Driver: Working with clay puts you into the moment: there is you and the piece of Earth. It’s very primal, fundamental to humanity. My hands are making the same movements that millions of other people have made since the beginning of time. The earliest sculptures were little clay figures, and I’m still doing that. Yet, each touch of the hand, the mark of the finger on the clay is individual, always different, each time, always new. The Earth is made anew, transformed through touch, and transformed again by fire. How amazing!

Starting over at beginning non-historical

Bergman: I remember you mentioning in a conversation that, “Art is part of the language used to express the experience. Savant skills, heredity and previous experience go into the mix.” And “Mathematics and geometry behind all these things are true, essential and have been around forever.” Do you originate your work in the moment, as if you were beginning over, again and again?

Driver: There always needs to be a freshness, an innocence at the beginning of any artwork or art making, so in a sense there is always a beginning. Alongside this is the knowledge and experience which enables the work to be made cohesively, and to hold together. Sacred geometry is part of the craft of art making. Artists have always gravitated, understood and observed the Golden Mean, Fibonacci Series, Vesica Piscis and the Starcut Diagram, as well as other ratios and measurements as they occur in nature and in their own bodies. I utilize them. It’s how I get harmony and make things stand up.

Eternal return, repetition transmundane

Bergman: You have said that both Dance of the Earth and Phytomorphs are “materiality > transforming; immateriality > transmitting.” A fascinating phrase! It does epitomize both series, and although they are similar in scale, they are opposite in appearance, technique of modelling and material. Can you elaborate more on this?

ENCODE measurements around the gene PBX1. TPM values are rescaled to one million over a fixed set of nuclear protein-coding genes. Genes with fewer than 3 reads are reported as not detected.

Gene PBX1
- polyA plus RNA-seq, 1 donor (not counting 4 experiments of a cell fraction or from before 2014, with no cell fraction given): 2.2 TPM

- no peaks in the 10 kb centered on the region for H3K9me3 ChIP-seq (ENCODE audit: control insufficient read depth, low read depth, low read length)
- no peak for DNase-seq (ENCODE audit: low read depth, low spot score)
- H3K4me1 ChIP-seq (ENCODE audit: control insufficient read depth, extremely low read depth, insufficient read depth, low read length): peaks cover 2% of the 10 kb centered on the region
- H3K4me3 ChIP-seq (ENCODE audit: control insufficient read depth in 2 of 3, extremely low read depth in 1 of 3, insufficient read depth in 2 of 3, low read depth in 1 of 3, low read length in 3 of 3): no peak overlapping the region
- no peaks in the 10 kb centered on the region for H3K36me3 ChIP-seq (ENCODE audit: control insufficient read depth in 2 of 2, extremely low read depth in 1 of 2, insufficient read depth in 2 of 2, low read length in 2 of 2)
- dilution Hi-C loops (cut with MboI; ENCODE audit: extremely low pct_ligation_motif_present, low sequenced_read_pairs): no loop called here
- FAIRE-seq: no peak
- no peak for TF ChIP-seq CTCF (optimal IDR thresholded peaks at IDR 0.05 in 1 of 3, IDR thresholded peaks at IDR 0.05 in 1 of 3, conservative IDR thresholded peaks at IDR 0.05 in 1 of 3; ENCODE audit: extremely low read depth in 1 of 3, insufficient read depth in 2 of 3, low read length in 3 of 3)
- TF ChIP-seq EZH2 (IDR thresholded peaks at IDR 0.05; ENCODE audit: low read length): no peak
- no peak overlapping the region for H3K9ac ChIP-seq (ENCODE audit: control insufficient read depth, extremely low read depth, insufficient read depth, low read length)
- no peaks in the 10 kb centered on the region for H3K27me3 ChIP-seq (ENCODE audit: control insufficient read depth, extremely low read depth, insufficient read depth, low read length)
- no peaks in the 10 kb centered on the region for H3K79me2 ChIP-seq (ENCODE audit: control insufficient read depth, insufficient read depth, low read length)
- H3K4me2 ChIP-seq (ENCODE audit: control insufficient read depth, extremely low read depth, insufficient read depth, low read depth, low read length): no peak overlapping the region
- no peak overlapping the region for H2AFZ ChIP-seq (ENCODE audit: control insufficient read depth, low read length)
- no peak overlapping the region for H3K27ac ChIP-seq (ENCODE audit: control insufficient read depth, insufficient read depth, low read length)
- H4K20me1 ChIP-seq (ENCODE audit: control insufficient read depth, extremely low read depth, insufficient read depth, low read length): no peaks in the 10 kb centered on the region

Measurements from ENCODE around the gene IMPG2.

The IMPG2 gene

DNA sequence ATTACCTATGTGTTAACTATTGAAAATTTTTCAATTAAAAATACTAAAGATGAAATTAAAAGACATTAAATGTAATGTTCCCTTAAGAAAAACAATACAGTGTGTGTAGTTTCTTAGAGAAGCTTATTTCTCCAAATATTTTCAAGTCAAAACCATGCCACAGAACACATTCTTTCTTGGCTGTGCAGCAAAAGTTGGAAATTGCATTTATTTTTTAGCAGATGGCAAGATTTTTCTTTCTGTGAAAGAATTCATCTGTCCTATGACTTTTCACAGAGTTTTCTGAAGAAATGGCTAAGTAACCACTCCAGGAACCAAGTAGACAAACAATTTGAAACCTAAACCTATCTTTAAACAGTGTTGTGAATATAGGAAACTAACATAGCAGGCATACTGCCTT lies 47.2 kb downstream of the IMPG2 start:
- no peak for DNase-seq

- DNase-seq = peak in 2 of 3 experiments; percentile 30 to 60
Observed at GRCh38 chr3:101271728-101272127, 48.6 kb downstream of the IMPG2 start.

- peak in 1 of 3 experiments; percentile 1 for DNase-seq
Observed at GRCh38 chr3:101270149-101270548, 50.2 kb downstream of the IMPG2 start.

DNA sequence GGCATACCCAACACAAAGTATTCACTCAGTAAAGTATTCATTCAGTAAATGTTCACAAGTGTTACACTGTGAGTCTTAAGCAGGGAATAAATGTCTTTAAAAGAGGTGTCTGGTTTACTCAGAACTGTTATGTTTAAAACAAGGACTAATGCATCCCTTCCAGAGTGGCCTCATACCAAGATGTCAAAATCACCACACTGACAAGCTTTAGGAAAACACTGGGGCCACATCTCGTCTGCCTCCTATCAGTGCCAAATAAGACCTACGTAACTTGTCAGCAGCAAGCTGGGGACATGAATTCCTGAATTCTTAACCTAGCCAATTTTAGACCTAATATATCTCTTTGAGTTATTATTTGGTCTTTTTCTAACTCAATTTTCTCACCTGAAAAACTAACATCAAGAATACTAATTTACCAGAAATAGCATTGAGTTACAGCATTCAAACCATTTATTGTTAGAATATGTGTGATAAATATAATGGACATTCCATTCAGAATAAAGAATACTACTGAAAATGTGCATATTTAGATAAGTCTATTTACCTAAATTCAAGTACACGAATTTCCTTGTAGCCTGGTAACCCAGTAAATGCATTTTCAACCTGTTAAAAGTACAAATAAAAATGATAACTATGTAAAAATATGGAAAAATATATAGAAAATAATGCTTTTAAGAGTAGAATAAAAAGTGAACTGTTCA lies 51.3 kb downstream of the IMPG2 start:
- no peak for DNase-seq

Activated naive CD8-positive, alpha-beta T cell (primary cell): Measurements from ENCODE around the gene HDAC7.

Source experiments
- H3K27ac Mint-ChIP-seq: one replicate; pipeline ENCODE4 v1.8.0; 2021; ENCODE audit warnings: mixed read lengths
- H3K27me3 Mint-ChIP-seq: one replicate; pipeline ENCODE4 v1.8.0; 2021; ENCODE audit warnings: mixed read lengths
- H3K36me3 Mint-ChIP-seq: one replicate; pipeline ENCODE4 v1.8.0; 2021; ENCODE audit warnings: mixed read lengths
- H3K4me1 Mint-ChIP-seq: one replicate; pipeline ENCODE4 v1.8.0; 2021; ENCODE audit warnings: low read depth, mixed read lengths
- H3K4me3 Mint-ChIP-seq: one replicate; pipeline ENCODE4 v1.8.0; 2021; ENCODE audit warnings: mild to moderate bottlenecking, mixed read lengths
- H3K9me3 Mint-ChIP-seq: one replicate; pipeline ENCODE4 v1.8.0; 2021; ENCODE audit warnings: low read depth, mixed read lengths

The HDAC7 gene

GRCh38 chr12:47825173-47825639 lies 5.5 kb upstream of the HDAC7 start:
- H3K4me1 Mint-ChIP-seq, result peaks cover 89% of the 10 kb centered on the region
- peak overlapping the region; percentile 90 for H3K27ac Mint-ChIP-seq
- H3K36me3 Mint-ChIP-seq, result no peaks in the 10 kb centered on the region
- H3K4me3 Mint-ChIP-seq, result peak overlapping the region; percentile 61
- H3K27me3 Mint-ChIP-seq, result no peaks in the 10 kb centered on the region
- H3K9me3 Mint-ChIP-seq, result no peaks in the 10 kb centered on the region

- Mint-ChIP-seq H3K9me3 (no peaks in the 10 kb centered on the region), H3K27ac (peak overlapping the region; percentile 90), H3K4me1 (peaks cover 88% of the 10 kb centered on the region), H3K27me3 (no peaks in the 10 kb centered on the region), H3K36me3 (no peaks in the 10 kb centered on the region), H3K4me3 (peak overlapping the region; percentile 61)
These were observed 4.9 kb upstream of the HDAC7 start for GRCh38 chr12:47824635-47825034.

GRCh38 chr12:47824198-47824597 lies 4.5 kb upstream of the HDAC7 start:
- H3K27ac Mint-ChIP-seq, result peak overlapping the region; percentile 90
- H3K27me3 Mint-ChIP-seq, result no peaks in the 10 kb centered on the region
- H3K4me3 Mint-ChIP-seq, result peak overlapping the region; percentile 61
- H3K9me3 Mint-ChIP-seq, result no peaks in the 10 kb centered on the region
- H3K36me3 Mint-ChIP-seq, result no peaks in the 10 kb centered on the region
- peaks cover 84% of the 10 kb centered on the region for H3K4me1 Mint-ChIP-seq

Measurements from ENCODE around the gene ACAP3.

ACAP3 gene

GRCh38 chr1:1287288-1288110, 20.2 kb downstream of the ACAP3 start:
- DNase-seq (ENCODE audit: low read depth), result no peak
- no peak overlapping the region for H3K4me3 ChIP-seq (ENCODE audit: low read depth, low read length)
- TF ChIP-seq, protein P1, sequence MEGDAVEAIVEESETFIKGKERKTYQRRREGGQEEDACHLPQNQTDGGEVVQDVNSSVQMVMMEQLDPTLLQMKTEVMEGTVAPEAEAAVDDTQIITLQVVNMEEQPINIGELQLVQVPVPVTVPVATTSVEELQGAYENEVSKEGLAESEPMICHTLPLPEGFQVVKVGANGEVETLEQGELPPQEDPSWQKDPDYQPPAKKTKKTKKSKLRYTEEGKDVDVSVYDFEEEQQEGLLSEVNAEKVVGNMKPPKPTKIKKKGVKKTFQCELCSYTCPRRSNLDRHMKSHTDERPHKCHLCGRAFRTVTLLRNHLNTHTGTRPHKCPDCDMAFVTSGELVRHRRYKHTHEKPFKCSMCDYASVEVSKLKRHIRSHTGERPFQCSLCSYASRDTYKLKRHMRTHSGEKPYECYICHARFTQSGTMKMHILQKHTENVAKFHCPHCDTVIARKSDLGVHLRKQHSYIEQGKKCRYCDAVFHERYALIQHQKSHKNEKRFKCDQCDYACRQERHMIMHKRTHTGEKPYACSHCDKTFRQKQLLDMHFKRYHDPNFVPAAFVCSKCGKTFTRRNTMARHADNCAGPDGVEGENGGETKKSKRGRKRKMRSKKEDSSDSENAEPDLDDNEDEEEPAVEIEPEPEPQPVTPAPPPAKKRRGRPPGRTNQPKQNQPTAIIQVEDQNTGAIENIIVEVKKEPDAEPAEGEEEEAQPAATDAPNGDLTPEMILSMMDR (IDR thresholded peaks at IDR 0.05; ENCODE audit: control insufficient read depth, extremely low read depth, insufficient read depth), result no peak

Driver: Both series have small components as the elements of the work. In Phytomorphs the organic forms have been enlarged. In Dance of the Earth the human figures are made very small. The content is analogous, as well, in that they both deal with the connection and similarity between human and plant forms. Phytomorphs also explore an intuitive geometry – all the forms develop from a sphere – so the sphere is the point of origin and everything else is pulled out from it. Dance of the Earth explores the feeling of moving and dancing in the bush, and the resemblance of the tree/fungus/lichen forms to the proportionately accurate human forms in dance. Both groups of work have formal rhythmic, balance and movement aspects to them.

Carole Driver, Phytomorphs (a selection from the series), 2011-ongoing.
Polymer clay and silver wire (each piece) approx. 15x10x10cm. Courtesy of the artist.

Made, unmade, remade

Bergman: In the statement to your most recent exhibition, A Love Affair with Harold, you wrote: “Associations with a personal mythic language develop – these associations spring from the land itself but are not observed externally – human /bird/human/plant hybrids come into being. These hybrids are an expression of unifying of human consciousness with the rest of creation, they are archetypal....” Can you expand on why you are drawn to making hybrids?